Propolis solutions

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Propolis solutions

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How does it work?

Propolis has been suggested to have narcotic and even lethal effect on the varroa mite and other pests.[1]

To obtain a solution, frozen propolis is crushed and extracted in 70% ethanol in a rotary evaporator at 60°C for 2 hours. The obtained suspension is cooled at room temperature for approx. 1 h and filtered by suction. The filtrate is then dried in an incubator at 40°C for 2 weeks until a stable weight has been reached. Finally, the extract is mixed with 55% ethanol.[1]

Efficiency

The solution resulted in 100% mite mortality within 5 seconds in laboratory conditions, that is, the mites were placed directly on a tissue wetted with the solution.[1]

Nevertheless, in the experience conducted by Garedew A. et al., it does not appear clearly if the mite death is due to the propolis or the ethanol used to make the solution.

Risks

Propolis solutions are already produced in human medicine for e.g. local disinfection and in beekeeping for the cleaning of hives. The propolis content of the solution is therefore unlikely to affect the user and its bees. Nevertheless, the experiment by Garedew A. et al. neither has been performed in the 'live' environment of a beehive nor been assessed for possible adverse effects of direct application in a beehive or of the ethanol content of the solution on bees and brood.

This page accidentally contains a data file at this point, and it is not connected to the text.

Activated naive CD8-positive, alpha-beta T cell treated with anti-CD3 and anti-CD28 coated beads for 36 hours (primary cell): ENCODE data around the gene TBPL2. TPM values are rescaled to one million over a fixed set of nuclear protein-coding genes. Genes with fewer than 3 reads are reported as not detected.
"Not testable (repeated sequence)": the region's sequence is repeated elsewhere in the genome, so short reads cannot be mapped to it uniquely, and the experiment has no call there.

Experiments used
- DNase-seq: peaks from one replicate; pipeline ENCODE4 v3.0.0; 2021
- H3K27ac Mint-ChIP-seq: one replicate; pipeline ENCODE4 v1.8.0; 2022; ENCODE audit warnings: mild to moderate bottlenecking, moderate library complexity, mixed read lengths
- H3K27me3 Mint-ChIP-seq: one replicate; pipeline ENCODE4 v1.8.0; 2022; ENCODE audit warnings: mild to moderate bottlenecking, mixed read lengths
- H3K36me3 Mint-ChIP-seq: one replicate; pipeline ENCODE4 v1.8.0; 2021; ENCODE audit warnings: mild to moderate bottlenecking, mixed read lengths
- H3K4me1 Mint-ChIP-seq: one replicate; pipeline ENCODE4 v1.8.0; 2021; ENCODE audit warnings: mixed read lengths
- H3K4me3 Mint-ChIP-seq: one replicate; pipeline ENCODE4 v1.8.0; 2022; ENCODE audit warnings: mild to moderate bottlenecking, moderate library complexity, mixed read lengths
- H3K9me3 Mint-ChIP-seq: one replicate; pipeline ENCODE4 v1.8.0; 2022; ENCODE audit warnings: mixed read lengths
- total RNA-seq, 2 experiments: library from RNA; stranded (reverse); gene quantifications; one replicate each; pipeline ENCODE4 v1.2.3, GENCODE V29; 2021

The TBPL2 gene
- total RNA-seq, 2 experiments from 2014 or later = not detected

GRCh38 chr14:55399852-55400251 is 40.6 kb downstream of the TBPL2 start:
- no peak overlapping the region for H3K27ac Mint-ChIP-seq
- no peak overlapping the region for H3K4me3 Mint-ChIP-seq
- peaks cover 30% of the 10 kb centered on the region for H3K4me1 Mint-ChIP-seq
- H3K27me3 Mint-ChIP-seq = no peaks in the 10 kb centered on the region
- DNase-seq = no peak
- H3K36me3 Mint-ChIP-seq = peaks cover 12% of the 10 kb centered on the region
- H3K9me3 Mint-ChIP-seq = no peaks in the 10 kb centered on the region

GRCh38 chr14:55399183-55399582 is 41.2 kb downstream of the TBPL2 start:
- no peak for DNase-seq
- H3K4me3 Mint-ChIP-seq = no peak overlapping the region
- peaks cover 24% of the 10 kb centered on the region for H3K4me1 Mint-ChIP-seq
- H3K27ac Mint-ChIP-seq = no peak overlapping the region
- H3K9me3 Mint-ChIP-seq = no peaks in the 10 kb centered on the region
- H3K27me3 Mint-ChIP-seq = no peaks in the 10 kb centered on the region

Propolis solutions for the disinfection of beehives are applied on the beehive construction material and not the bees themselves. The possible susceptibility of bees and broods to direct application of a propolis solution in such concentration still needs to be investigated.

Practicability

The report by Garedew A. et al. does not suggest any application method.

The manufacture of the solution as proposed by Garedew A. et al. cannot be performed with the normal equipment of a beekeeper and is, according to the description, rather energy-intensive.

Further advices

The method used in Garedew A. et al.'s experiment (mites isolated and put directly in contact with the substance) does not reflect how the solution will behave if sprayed in a beehive where the quantity of solution reaching the mites (and bees) and the contact time is much more difficult to control. The current data are insufficient to allow judging if propolis solutions are actually efficient in a live environment and harmless to bees. The method needs more extended investigation.

References

  1. 1.0 1.1 1.2 Garedew A. et al., 2001: The varroacidal action of propolis: a laboratory assay. Free University of Berlin, Institute of Zoology & Institute of Animal Physiology. http://www.apidologie.org/index.php?option=article&access=standard&Itemid=129&url=/articles/apido/pdf/2002/01/Garedew.pdf




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